World Economy

Vietnam Growth Steady at 6.7%

Vietnam Growth Steady at 6.7%Vietnam Growth Steady at 6.7%

Vietnam’s steady economic growth at near 7% this year will make it among the fastest-growing markets in the world. This is while the world’s largest emerging economies including Russia, Brazil and China falter.

Rising domestic demand and booming foreign direct investment are helping the Southeast Asian nation counter global threats that’s sparked a wave of stock selling and currency depreciation this year, Bloomberg reported.

That comes as the country begins a leadership transition this week that will set the tone for economic reform and growth. The Communist Party’s draft socioeconomic plan for 2016 to 2020 shows the nation will target as much as 7% average annual expansion.

“In a very subdued global environment, domestic demand is king,” said Trinh Nguyen, a Hong-Kong based senior economist for emerging Asia at Natixis SA. “People in Vietnam are becoming more optimistic about the future. In both the regional and global landscapes, it’s set to outperform.”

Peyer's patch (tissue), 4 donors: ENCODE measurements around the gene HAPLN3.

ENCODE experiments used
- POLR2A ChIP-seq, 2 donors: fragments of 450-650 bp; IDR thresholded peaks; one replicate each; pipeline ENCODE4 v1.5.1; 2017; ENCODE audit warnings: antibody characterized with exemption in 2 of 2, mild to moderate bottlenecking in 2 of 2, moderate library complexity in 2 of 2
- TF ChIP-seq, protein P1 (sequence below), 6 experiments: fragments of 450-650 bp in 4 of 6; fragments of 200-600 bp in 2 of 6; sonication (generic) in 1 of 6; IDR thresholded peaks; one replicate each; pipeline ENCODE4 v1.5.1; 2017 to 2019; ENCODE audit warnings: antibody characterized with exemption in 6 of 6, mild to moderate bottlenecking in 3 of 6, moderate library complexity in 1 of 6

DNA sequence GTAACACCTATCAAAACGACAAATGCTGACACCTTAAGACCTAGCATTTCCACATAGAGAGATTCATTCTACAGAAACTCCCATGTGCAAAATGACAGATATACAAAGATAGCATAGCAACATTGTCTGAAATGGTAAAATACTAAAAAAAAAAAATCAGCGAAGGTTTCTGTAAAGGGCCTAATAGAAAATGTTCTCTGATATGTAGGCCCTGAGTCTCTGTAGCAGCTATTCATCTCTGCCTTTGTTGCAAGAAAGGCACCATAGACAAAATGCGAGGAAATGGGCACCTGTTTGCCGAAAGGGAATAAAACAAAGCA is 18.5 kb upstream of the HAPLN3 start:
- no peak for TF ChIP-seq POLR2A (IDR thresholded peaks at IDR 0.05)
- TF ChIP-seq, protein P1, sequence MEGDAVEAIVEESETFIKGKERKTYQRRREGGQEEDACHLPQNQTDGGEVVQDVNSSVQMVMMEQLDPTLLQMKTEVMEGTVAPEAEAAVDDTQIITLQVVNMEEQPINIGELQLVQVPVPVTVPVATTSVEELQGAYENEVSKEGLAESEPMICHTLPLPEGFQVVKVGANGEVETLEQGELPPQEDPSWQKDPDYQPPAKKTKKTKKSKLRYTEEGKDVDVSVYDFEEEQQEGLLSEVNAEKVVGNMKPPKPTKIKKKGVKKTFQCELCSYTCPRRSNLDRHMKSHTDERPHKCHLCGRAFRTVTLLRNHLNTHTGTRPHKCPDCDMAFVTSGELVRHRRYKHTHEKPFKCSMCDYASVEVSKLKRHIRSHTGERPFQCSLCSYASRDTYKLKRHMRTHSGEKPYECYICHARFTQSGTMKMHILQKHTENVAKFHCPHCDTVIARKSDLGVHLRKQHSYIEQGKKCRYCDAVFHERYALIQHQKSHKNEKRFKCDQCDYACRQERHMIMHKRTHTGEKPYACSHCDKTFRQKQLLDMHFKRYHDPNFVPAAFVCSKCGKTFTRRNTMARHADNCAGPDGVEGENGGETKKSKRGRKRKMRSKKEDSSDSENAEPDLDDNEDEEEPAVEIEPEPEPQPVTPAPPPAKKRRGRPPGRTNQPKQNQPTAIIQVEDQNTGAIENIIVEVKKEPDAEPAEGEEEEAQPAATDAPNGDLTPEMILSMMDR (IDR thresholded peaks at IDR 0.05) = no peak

Setting a Growth Path

Vietnam’s economy is forecast to expand 6.7% this year, the same pace as in 2015, according to Bloomberg surveys.

Communist Party officials gathering to choose the next party general secretary will also be tasked with setting a growth path that avoids a repeat of past mistakes, including soaring credit growth that saddled banks with bad debt and preferential treatment of state companies that created inefficiencies.

The central bank’s recent efforts to make the exchange rate more flexible will also strengthen macro-economic stability and help ease pressure on reserves, she said.

Meanwhile, private consumption rose 9.3% last year, according to government data. Disbursed foreign direct investment surged 17.4% to a record-high of $14.5 billion last year from 2014, official data showed.

The draft plan shows the government is aiming to lift gross domestic product per capita from $3,200 to $3,500 by 2020 compared with the International Monetary Fund’s estimate of about $2,171 in 2015. Inflation will be kept below 5% and the budget deficit capped at 4% of GDP.

“In 2016 and 2017, we definitely believe that Vietnam is positioned to be one of the fastest growth stories,” economist at Australia & New Zealand Banking Group Ltd. Eugenia Victorino said. “What could derail Vietnam’s fast growth story is if trade deficit widens due to much faster import growth from consumption-related items such as automobiles.”